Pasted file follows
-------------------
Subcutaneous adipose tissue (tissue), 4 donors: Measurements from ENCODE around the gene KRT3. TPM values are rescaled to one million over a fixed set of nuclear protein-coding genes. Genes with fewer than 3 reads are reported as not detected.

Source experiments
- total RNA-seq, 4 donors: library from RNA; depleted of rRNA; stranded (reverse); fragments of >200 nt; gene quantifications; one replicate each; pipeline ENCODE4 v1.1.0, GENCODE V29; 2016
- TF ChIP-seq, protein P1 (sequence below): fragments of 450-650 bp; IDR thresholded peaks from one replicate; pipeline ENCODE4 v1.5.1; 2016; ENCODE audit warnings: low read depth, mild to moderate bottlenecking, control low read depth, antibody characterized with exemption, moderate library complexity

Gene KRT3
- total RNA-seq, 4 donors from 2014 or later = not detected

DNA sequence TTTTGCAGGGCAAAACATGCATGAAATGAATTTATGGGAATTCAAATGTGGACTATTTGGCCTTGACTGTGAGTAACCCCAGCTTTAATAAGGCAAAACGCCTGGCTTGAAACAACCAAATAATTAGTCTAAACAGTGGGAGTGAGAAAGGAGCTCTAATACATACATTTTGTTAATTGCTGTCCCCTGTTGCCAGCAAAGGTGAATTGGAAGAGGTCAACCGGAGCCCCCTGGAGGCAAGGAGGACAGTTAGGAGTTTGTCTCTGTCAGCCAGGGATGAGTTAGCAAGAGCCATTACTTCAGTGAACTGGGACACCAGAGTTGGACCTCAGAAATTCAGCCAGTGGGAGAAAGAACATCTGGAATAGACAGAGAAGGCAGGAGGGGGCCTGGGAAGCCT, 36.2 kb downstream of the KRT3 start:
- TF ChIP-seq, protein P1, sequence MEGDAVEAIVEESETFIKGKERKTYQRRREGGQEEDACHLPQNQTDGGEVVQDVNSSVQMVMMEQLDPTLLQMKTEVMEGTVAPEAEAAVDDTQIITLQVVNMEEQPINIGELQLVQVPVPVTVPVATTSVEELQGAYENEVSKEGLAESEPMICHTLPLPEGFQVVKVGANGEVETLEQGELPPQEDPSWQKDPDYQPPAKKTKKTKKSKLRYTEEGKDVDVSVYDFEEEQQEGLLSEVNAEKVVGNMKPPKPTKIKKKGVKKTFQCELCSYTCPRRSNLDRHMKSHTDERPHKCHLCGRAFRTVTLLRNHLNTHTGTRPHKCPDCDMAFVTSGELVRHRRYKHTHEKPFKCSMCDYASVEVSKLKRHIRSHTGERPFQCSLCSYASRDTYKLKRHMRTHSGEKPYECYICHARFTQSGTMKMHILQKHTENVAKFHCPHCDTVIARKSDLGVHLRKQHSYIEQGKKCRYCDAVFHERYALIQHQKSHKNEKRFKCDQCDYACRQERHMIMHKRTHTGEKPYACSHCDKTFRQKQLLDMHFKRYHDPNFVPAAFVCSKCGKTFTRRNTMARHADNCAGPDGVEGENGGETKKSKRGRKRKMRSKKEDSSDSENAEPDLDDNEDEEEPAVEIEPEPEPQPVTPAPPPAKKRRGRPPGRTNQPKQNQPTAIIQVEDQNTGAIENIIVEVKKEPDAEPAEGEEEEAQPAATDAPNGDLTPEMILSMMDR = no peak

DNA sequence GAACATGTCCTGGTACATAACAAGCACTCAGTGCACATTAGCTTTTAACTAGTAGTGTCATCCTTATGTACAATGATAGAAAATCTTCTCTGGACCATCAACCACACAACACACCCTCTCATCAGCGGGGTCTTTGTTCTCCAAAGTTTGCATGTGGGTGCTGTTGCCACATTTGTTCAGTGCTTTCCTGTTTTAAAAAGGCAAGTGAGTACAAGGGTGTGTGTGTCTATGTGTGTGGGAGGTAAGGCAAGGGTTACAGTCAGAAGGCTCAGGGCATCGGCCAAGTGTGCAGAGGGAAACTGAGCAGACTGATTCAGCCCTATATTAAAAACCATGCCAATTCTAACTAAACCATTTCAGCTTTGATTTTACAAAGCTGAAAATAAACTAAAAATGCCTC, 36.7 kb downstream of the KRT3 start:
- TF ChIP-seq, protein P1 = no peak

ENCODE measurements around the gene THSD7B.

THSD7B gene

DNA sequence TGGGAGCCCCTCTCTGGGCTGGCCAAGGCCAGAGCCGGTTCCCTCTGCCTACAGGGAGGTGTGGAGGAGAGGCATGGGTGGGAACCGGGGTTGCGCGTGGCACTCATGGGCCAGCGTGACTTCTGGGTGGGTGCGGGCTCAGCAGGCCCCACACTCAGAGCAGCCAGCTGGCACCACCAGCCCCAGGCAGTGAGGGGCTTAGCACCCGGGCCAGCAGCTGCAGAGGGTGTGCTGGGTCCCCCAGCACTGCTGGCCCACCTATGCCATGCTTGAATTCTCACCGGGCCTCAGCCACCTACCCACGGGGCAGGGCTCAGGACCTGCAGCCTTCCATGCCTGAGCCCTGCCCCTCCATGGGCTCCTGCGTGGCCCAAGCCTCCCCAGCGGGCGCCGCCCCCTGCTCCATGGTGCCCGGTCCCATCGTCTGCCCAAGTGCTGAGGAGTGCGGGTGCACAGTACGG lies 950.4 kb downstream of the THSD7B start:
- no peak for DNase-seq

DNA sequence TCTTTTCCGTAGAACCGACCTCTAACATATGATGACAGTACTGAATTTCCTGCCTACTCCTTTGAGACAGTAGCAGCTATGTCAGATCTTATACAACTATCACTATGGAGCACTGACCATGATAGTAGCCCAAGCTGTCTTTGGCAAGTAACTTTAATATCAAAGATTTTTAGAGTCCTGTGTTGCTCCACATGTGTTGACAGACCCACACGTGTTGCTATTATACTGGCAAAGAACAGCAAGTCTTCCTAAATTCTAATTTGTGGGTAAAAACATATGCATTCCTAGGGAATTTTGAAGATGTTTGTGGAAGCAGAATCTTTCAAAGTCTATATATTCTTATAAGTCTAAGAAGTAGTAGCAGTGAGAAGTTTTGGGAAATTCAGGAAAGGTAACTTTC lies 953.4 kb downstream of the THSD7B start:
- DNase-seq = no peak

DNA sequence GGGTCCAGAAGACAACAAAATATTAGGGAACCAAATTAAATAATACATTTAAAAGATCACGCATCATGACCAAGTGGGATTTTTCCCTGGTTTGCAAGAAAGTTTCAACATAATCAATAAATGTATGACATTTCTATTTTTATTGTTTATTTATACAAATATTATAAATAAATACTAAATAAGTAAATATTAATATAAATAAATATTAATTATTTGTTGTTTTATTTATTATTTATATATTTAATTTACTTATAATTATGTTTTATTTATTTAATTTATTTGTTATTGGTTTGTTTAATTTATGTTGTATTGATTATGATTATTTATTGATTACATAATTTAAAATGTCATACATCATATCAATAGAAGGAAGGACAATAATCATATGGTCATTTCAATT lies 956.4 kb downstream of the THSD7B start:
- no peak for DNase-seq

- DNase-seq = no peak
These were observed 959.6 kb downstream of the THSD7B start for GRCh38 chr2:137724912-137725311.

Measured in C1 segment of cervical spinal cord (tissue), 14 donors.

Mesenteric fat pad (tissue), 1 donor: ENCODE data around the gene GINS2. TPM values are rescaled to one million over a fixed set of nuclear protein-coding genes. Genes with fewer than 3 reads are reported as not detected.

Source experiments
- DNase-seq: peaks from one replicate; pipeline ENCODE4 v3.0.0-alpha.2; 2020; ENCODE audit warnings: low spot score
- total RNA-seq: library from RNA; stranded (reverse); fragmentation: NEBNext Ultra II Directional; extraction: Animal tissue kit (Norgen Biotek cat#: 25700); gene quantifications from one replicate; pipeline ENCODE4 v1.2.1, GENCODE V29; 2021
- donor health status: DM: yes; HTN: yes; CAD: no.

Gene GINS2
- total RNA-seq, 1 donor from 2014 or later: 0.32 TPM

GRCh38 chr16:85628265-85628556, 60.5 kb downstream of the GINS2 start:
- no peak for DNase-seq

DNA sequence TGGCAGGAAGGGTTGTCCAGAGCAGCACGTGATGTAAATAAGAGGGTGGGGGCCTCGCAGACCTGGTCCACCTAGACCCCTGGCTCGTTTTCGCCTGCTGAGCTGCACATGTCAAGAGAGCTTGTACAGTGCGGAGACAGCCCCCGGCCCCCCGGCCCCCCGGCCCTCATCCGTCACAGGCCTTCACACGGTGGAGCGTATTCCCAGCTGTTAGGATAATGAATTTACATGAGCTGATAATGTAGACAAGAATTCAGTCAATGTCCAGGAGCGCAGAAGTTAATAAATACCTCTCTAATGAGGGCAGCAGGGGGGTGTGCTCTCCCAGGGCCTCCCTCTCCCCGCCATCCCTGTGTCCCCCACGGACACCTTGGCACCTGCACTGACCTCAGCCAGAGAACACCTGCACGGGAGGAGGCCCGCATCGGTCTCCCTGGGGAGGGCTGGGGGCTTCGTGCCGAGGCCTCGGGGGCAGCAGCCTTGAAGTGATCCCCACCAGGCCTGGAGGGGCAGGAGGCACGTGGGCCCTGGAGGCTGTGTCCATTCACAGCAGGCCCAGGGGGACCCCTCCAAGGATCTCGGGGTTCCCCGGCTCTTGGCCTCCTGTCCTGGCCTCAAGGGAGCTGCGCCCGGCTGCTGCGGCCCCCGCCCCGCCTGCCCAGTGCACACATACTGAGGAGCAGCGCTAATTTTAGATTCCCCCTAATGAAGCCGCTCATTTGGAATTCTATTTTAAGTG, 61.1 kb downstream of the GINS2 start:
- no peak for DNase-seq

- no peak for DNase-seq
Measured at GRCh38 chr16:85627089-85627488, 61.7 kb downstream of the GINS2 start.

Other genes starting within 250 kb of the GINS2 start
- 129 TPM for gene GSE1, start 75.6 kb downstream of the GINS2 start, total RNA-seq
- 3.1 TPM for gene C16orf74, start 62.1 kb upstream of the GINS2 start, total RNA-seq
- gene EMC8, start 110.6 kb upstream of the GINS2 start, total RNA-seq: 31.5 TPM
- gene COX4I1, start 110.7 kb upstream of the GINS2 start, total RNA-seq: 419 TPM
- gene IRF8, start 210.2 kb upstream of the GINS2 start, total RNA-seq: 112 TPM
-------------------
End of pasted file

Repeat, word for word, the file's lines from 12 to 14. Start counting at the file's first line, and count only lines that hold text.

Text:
THSD7B gene

DNA sequence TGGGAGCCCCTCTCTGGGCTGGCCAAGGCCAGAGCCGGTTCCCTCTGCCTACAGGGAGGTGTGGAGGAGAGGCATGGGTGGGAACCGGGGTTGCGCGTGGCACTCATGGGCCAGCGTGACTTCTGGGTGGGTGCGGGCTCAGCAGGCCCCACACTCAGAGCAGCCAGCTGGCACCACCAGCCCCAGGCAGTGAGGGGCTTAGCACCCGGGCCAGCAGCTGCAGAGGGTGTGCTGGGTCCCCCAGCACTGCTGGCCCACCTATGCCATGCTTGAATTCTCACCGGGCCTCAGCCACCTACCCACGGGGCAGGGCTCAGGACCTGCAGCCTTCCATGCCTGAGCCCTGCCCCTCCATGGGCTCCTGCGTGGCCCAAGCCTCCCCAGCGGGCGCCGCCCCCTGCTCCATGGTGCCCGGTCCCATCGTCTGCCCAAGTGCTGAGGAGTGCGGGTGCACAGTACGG lies 950.4 kb downstream of the THSD7B start:
- no peak for DNase-seq